Columbus Dispatch
July 19, 2023

Issue 1: It is already hard enough to amend Ohio’s constitution| Opinion

‘Ohioans have one effective weapon against this power and greed — the citizen-driven ballot initiative to change the constitution with a simple majority of voter approval,’ Mayda Sanchez Shingler

Mayda Sanchez Shingler

Guest Columnist

Our heavily gerrymandered state legislative districts have led to members of our general assembly being easily re-elected.

That’s the way they and their corporate-backed campaign contributors like it.

The politicians keep a lock on their power, and the big special interests get the legislation they want.

Ohioans have one effective weapon against this power and greed — the citizen-driven ballot initiative to change the constitution with a simple majority of voter approval.

The politicians in Columbus now want to take this weapon away from Ohioans by passing Issue 1 on the August 8 ballot.

The legislature wants to change our constitution so that a simple majority of voters can no longer pass needed amendments. They want to raise the votes needed to 60% claiming that it should be harder to pass amendments to the constitution even though we have been using a simple majority to do so since 1912.

Contrary to what our state legislators say, it is not easy to pass an amendment to the constitution even using a simple majority of the vote.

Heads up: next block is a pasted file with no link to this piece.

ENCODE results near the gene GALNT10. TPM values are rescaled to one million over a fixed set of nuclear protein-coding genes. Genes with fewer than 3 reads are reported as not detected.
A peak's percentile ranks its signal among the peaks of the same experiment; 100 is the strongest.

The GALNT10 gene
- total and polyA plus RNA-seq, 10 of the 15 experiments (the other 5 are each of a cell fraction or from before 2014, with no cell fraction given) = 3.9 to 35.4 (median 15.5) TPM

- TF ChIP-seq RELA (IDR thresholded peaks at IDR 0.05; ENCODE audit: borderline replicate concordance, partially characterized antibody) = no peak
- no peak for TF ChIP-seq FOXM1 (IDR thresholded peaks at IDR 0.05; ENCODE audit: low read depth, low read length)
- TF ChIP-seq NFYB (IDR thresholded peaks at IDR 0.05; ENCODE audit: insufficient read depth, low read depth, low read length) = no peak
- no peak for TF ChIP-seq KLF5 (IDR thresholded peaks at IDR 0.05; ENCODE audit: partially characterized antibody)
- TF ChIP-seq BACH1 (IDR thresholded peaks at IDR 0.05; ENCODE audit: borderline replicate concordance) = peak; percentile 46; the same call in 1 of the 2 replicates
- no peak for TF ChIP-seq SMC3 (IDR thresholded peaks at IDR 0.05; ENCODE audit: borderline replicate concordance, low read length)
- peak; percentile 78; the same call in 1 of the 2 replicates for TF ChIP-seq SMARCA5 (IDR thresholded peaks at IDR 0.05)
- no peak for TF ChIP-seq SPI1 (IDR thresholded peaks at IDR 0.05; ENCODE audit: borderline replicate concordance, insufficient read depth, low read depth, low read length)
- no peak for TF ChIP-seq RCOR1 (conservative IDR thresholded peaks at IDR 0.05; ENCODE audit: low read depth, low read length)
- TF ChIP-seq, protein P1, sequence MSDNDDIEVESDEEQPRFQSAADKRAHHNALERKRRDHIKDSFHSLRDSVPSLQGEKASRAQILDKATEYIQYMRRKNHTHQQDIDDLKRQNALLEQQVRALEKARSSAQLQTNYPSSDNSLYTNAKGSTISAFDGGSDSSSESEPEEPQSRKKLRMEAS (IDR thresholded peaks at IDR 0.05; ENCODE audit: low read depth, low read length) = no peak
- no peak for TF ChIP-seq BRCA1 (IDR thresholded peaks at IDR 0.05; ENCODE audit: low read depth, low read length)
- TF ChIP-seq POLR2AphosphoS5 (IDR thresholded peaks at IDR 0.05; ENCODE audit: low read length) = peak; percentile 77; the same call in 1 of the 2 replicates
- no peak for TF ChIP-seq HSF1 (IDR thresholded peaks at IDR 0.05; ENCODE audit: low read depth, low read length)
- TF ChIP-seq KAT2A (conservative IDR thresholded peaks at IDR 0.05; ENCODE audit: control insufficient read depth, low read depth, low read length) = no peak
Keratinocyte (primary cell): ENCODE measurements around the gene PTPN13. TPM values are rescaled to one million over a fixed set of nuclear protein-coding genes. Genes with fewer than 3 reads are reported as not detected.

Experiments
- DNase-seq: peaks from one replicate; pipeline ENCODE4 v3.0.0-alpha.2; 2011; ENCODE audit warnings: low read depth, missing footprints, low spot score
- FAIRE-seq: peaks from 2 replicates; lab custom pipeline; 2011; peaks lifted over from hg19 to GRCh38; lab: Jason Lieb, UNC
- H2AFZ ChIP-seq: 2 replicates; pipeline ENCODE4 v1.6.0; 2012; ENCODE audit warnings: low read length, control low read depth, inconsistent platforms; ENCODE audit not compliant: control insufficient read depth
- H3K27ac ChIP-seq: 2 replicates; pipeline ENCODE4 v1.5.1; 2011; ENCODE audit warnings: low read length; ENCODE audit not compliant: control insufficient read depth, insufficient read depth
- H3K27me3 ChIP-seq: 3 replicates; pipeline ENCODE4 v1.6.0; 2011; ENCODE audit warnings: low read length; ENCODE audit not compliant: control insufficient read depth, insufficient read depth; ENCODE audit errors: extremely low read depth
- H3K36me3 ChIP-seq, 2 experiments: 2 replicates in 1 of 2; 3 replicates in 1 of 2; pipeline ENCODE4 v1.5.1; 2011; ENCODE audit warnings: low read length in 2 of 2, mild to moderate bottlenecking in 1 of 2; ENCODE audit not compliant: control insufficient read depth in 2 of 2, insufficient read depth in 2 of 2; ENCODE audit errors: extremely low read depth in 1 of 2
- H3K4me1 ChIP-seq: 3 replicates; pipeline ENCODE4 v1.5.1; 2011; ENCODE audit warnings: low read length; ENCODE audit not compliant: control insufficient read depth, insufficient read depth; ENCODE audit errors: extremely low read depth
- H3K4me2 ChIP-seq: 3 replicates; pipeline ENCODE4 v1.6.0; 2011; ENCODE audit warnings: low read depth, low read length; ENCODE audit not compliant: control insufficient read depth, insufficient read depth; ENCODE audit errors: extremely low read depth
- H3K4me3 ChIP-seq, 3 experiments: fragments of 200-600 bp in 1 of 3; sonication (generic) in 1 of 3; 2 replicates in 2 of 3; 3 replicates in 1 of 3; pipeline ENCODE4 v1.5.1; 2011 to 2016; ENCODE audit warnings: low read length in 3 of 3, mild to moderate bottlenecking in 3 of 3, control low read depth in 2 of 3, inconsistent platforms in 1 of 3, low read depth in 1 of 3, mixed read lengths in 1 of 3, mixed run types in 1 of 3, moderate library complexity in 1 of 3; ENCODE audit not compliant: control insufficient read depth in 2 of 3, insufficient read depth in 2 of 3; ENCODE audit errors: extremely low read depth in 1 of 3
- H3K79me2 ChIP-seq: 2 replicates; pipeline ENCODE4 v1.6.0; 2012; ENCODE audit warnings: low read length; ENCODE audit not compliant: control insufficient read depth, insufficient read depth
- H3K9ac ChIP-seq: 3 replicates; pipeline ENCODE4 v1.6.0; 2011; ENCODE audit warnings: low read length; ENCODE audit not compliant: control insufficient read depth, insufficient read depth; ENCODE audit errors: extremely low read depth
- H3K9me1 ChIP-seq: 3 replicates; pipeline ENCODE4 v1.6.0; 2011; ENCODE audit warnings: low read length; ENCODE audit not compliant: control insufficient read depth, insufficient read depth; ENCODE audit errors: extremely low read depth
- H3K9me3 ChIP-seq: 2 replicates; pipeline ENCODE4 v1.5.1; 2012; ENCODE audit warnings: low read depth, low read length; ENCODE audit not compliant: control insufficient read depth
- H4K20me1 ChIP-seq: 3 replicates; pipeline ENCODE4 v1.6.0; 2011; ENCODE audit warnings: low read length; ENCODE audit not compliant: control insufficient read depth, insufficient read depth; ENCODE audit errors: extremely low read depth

Of the 76 citizen-driven ballot initiatives from 1912 to 2018 only 20, about 25%, have passed.

Some of those that were successful, however, were very important.

  • In 1912, 57.5% of state voters approved a constitutional amendment to check the power of corrupt statehouse politicians.
  • In 2015, 51.3% of state voters wanted to protect the Ohio Constitution from corporate interests and approved an amendment to do just that.
  • The citizen-driven ballot initiative has also been used to keep more money in the pockets of property owners instead of giving it to local governments. One such amendment to the constitution aimed at keeping local governments from levying property taxes that exceed 1% of true value.

Mike Curtin, a former lawmaker and retired Columbus Dispatch editor and associate publisher, is quoted as saying about this citizen-driven ballot initiative, “(i)t’s a jewel in the crown of direct democracy in Ohio and yet as popular as it was, it didn’t get to 60.”

The amendment passed with 59.69% of the vote.

Our citizens’ ability to tell the government no, and check the power of government should not be blocked by a minority of voters.  This is exactly what Issue 1 on the August 8 ballot would do — create minority rule.

One would think that the conservative lawmakers who want us to pass Issue 1 would appreciate the ability to limit the power of government.

But power has gone to their heads. They don’t want to have any checks on their behavior.

In their safe seats, they want free reign to take care of themselves and their special interest friends.

Ohioans should not give up on the democratic principle of majority rule.

We must all vote on August 8 and vote ‘no’ on Issue 1.

It’s the conservative way of checking those in power…and the politicians at the Statehouse don’t like it.

Mayda Sanchez Shingler is the Executive Director of the Ohio Sustainable Business Council and a leader of the Ohio Business for Democracy Collaborative.


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